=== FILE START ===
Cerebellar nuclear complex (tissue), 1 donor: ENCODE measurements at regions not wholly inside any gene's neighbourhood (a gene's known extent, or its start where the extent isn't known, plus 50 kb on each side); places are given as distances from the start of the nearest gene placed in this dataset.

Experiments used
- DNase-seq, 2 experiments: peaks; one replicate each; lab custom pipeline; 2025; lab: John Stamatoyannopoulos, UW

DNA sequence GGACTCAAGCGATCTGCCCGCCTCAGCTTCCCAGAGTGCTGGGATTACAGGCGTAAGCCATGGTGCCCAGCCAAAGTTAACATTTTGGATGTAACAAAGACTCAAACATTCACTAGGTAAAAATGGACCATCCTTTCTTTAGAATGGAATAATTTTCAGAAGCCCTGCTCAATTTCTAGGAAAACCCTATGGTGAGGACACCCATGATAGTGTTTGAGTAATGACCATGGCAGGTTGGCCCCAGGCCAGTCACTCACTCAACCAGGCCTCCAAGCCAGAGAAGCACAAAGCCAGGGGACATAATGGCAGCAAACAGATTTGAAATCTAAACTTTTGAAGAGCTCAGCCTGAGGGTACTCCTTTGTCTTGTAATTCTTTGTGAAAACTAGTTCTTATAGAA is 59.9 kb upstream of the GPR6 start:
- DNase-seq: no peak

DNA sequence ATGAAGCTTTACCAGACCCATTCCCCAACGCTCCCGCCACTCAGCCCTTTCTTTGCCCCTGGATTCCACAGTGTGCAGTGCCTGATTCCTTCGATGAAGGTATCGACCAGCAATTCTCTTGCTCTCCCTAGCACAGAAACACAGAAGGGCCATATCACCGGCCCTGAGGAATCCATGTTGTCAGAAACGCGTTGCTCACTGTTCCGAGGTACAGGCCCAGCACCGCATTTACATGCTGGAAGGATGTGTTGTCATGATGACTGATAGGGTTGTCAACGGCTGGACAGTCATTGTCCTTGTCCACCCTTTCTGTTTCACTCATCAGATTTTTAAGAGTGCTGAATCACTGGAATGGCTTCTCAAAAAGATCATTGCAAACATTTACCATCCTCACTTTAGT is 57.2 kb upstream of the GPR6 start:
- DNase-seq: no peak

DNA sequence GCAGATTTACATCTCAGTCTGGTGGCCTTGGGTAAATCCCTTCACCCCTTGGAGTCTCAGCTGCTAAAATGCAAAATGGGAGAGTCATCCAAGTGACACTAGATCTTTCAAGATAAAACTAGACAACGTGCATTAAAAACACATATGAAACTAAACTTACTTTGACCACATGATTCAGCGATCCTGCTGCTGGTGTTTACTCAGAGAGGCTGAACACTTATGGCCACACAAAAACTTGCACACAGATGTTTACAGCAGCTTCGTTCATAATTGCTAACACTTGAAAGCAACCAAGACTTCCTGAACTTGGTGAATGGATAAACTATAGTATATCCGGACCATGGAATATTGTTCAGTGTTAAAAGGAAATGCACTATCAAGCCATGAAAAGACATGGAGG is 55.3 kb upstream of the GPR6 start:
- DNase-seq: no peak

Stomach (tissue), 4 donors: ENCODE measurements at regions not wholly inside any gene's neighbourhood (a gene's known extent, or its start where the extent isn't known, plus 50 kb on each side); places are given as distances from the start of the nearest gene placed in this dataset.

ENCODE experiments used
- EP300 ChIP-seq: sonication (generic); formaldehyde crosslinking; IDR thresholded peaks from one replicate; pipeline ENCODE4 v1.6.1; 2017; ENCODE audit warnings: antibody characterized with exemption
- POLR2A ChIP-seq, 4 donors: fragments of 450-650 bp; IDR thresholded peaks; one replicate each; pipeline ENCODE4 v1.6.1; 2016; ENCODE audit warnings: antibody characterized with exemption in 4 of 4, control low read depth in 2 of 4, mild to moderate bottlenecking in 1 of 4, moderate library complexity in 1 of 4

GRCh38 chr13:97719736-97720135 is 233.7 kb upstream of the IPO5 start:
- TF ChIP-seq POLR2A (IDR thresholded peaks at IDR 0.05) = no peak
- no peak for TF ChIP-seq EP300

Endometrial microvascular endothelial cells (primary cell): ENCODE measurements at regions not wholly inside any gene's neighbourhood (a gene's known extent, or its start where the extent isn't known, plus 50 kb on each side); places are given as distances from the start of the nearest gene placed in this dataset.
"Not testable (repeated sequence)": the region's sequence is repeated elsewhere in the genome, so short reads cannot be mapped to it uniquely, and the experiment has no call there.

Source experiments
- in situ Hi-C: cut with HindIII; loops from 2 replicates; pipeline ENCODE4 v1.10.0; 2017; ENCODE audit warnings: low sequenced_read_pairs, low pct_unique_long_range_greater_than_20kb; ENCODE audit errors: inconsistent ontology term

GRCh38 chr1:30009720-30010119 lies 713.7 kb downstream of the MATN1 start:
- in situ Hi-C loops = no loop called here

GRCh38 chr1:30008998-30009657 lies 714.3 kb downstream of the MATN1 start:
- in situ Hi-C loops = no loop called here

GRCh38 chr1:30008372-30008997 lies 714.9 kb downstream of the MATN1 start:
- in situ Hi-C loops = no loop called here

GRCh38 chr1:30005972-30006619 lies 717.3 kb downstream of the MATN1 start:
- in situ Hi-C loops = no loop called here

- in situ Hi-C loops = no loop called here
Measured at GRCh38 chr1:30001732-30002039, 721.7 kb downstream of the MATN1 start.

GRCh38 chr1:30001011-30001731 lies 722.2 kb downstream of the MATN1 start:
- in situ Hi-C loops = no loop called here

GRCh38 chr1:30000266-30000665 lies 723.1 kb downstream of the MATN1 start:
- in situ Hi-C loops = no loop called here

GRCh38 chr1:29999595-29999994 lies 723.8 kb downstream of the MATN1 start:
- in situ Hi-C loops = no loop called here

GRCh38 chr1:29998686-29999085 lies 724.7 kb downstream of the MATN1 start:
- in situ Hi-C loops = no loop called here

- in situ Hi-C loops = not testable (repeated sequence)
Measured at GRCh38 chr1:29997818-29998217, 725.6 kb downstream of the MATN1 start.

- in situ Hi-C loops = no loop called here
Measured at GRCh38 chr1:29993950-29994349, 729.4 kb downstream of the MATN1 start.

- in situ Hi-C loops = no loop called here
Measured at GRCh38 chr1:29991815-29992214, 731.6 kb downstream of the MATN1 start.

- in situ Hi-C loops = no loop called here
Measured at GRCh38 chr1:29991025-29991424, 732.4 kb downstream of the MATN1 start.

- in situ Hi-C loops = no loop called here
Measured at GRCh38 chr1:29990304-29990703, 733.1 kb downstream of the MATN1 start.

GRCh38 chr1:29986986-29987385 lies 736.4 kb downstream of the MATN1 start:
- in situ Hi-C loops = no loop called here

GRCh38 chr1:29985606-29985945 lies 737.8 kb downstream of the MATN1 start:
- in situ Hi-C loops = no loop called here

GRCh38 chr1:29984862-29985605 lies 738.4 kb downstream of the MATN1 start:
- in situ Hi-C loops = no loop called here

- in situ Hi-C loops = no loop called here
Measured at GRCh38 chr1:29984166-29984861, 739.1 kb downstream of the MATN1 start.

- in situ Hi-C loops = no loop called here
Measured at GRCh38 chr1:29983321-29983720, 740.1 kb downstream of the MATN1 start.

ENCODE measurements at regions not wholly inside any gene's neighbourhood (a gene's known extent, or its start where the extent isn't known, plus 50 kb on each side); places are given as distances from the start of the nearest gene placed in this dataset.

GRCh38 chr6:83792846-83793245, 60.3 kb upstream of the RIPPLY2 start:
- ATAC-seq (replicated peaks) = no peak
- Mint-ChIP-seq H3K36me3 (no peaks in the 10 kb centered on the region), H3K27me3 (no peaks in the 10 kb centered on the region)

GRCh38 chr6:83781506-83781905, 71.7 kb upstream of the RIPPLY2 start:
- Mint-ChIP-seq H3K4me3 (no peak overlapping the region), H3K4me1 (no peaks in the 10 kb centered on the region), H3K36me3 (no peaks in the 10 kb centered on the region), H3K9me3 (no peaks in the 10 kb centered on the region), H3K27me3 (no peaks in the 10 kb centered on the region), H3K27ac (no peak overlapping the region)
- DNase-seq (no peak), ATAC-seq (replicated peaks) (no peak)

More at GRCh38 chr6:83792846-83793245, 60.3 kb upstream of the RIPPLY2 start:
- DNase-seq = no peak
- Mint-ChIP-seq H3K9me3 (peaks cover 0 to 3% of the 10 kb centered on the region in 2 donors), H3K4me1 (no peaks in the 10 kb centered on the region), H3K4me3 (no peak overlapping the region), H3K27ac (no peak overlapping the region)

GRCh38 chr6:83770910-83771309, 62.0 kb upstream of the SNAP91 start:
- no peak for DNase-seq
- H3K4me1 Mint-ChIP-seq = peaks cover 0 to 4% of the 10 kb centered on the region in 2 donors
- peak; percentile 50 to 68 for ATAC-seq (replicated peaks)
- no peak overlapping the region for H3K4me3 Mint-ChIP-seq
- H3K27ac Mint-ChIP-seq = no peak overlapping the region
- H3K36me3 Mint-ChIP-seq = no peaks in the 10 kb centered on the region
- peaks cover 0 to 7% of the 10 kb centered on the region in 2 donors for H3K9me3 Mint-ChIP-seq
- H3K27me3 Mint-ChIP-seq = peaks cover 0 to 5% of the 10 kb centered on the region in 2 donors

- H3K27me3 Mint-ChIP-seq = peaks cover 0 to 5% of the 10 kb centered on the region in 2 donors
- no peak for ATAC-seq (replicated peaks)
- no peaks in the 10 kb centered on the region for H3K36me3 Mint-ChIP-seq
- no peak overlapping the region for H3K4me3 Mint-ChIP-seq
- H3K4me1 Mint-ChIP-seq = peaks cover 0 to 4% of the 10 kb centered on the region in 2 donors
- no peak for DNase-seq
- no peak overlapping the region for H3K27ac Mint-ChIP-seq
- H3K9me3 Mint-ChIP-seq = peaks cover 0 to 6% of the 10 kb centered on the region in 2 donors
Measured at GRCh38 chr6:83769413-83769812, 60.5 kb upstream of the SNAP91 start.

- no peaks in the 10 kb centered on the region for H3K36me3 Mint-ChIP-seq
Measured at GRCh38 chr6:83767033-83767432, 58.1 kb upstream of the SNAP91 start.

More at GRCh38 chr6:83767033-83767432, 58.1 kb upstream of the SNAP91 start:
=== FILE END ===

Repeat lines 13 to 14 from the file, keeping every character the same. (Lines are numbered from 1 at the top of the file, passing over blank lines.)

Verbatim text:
- POLR2A ChIP-seq, 4 donors: fragments of 450-650 bp; IDR thresholded peaks; one replicate each; pipeline ENCODE4 v1.6.1; 2016; ENCODE audit warnings: antibody characterized with exemption in 4 of 4, control low read depth in 2 of 4, mild to moderate bottlenecking in 1 of 4, moderate library complexity in 1 of 4

GRCh38 chr13:97719736-97720135 is 233.7 kb upstream of the IPO5 start: